Eyeglass Assist

Solomon Islands Project


Title: Mirror, mirror

Location : Tivi Island, Vanua Levu, Fiji

Year : 2014

We were sailing along the rarely visited northern coast of Vanua Levu late one afternoon and decided to pull in the bay to the south of Tivi Island and anchor for the night. As we were doing so, something on the other side of the bay caught our collective eye. It was so bright a light that it could only be the sun being reflected off a mirror. We were a little concerned that someone may need our assistance as they were very persistent but, in the end we justified to ourselves that there were other alternatives that the person could seek if indeed they did need help, after all, they lived here and, although rural, it was by no means remote.

The following morning the mirror signalling started up again and after about and hour it became too much for our curiosity and so we dingied across the bay and found access through the mangroves to the shore, which was around a kilometre from where we had seen the signal. Off we set along an old narrow gauge railway track that ran parallel to the coast, it turns out that the entire area had been for many years family plots of sugar cane plantations, that were run by the Indo-Fijians. In Fiji, Indo-Fijians are not permitted by law to own land, they have to lease it from the traditional Fijian owners. All of the plots were leased by extended Info-Fijian families who had been farming the cane for a number of generations. Most of the work is done by hand and it is very hard work indeed.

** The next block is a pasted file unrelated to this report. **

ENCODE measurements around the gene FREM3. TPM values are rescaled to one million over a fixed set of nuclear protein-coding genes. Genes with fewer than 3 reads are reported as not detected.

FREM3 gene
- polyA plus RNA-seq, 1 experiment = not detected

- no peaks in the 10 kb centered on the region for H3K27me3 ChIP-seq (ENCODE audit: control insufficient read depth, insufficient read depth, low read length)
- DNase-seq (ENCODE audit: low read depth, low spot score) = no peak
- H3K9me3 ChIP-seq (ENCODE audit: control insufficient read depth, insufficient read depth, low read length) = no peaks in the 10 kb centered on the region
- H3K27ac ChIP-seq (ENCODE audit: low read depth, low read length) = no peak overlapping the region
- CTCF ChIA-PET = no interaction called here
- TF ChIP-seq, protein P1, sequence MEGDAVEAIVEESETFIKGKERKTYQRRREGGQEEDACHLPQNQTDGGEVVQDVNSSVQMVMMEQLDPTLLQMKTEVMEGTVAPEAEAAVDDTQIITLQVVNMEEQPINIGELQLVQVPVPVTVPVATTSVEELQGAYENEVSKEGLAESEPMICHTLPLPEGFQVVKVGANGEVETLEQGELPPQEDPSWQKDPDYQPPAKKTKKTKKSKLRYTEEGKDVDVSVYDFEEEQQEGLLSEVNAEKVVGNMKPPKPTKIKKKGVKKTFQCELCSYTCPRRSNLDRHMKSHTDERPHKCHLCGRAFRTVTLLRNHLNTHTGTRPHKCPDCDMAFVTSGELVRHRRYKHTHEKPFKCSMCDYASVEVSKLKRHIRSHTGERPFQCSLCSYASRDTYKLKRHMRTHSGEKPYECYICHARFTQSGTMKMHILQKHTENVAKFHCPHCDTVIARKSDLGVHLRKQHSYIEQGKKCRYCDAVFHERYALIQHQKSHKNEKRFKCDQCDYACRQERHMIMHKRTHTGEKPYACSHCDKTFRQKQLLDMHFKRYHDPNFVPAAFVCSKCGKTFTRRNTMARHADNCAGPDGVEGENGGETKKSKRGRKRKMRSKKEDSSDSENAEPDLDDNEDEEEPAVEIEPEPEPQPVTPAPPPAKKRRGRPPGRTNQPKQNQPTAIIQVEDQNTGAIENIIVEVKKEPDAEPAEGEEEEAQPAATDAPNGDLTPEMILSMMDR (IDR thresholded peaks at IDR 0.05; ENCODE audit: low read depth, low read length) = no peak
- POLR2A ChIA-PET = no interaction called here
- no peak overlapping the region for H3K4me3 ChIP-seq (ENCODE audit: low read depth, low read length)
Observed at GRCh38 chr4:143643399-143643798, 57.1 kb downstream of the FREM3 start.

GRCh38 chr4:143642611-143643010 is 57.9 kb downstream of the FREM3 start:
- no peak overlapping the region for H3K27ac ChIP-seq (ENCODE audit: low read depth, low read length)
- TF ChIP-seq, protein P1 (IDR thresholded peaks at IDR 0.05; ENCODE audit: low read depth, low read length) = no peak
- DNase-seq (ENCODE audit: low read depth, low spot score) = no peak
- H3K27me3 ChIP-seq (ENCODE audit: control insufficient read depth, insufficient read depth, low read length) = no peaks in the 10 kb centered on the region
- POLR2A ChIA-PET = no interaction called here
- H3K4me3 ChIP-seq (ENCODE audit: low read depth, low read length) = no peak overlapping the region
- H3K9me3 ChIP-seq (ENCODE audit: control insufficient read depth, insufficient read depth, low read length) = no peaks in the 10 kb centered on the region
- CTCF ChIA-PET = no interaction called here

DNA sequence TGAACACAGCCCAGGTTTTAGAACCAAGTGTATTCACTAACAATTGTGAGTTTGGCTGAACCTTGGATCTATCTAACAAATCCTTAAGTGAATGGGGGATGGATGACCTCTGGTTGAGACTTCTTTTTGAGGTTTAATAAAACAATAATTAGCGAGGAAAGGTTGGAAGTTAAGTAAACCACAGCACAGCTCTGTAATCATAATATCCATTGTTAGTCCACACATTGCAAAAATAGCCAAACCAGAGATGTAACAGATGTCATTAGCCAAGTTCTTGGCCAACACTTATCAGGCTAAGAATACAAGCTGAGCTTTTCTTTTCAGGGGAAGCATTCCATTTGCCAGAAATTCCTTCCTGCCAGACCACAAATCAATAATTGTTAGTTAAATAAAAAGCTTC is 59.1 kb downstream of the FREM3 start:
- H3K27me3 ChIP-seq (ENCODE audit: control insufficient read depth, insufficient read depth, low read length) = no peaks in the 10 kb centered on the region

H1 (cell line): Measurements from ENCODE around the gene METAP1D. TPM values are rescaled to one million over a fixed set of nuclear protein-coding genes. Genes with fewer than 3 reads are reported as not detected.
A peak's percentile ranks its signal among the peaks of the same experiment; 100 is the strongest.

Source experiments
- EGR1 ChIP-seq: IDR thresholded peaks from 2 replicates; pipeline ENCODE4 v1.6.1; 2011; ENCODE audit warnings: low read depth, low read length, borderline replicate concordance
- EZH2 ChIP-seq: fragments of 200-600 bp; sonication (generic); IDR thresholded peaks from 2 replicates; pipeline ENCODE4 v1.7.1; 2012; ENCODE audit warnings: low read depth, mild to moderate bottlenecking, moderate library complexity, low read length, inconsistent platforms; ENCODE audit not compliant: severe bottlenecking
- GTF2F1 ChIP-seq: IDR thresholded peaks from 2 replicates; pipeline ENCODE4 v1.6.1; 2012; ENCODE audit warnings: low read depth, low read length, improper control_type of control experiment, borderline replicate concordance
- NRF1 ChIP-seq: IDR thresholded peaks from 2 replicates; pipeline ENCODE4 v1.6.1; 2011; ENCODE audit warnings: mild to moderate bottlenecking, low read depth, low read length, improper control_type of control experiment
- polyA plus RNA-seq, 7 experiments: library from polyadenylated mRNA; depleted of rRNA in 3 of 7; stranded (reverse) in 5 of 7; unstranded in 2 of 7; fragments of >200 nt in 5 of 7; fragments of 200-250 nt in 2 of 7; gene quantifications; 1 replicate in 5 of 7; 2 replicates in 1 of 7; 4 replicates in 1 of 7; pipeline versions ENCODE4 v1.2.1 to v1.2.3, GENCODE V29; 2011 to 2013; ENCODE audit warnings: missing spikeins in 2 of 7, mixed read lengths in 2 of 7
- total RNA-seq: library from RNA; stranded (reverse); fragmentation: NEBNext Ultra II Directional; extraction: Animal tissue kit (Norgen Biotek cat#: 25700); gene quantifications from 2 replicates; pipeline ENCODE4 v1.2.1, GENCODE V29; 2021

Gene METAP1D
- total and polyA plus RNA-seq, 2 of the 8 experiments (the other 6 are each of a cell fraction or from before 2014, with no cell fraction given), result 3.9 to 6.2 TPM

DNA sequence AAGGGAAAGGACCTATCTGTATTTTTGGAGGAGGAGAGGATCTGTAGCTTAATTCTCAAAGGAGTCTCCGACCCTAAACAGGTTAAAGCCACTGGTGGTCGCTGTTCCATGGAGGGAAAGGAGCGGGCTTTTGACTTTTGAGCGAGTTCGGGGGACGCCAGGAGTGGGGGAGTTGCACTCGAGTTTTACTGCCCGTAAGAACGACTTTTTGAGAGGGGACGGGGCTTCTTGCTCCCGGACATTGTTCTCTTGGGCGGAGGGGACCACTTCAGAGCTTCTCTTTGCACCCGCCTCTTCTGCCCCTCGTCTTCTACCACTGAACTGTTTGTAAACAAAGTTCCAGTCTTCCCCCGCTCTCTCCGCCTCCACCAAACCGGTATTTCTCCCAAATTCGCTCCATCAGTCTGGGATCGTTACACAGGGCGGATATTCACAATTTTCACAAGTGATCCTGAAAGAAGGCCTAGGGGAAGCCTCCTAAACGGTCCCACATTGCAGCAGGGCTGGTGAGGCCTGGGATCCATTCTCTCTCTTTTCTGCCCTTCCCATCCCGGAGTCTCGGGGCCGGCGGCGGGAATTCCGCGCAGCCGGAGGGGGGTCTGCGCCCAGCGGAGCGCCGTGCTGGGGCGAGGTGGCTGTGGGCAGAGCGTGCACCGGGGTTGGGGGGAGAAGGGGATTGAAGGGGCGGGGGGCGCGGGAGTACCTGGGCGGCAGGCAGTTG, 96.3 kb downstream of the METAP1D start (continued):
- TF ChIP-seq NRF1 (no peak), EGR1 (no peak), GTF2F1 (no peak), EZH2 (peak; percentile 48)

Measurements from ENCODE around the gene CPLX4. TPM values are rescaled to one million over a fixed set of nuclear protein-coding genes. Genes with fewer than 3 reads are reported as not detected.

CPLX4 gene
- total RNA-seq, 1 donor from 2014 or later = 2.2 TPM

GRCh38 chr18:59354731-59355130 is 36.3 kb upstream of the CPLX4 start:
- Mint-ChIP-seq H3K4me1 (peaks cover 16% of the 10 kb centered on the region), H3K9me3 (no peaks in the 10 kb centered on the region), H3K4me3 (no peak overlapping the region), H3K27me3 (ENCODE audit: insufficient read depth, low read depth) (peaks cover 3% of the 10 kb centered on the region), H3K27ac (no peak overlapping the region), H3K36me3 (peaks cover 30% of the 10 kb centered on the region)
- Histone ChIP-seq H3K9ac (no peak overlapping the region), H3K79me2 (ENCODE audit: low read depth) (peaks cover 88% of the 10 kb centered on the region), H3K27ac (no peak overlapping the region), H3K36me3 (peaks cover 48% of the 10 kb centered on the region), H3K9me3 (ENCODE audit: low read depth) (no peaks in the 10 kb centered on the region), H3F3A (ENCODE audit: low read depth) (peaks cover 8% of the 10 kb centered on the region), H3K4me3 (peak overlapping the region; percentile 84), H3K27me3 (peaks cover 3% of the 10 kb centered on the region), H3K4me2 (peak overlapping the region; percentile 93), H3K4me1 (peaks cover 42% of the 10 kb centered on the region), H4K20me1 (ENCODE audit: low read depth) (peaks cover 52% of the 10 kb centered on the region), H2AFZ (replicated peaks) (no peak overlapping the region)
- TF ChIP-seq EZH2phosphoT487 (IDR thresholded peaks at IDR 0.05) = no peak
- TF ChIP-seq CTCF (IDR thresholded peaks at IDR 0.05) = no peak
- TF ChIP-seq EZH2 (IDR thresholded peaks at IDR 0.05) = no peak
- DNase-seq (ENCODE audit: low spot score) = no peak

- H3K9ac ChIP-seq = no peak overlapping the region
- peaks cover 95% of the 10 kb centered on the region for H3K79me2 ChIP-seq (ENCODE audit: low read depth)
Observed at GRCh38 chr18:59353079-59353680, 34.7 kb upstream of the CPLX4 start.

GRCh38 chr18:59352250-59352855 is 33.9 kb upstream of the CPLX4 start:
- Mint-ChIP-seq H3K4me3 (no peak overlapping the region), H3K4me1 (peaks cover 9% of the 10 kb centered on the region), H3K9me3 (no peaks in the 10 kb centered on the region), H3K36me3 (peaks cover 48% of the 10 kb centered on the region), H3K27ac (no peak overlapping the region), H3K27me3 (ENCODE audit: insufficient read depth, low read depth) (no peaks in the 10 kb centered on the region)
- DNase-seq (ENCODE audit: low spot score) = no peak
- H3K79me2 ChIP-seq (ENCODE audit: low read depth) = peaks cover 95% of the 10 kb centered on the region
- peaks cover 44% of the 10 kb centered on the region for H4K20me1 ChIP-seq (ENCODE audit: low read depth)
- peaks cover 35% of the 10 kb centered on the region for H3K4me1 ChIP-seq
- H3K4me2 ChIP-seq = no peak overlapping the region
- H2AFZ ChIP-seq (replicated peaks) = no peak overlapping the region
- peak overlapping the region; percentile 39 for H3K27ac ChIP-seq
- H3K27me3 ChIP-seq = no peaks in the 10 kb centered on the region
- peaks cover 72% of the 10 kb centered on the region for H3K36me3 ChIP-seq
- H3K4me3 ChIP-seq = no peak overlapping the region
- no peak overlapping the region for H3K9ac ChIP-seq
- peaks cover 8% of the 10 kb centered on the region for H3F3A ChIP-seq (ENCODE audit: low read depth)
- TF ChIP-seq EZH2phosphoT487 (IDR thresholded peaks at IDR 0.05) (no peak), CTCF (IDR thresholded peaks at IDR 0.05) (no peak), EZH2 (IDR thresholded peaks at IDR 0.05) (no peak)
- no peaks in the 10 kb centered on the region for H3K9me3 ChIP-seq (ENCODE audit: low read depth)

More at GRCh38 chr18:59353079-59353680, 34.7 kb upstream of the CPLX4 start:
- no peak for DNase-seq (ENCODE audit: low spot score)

We approached the area where we had seen the signalling which had by this stage stopped and we were directed to a small complex of abodes behind a small hill. Walking up the house we enquired about who was responsible for the the signalling whereupon a grandmother and granddaughter told us it was them and the reason they were signalling : so that we would come over and say hello!

 What a wonderful, friendly and generous family this turned out to be. We spent the next couple of days with them, learning a little of their lives. They were extremely generous and we shared several meals and a few bowls of kava with them. We fitted spectacles to whoever needed them and provide sunglasses to everyone.

One story in particular touched our hearts. The previous year their extended family had saved up enough money for the deposit on an outboard motor for their old boat which they had up to then only paddled around. The plan was to supplement their diet and any excess could be sold at the local market to help pay off the new motor. The closest place they could moor the boat with the new outboard was in the mangroves several hundred metres from their houses and well out of sight. They were devastated one morning to find that during the night someone had stolen their new outboard. They told the police but never heard any further about it. The saddest part is that they still owed a significant debt on the outboard, so even though they had no motor they still had repayments to make.

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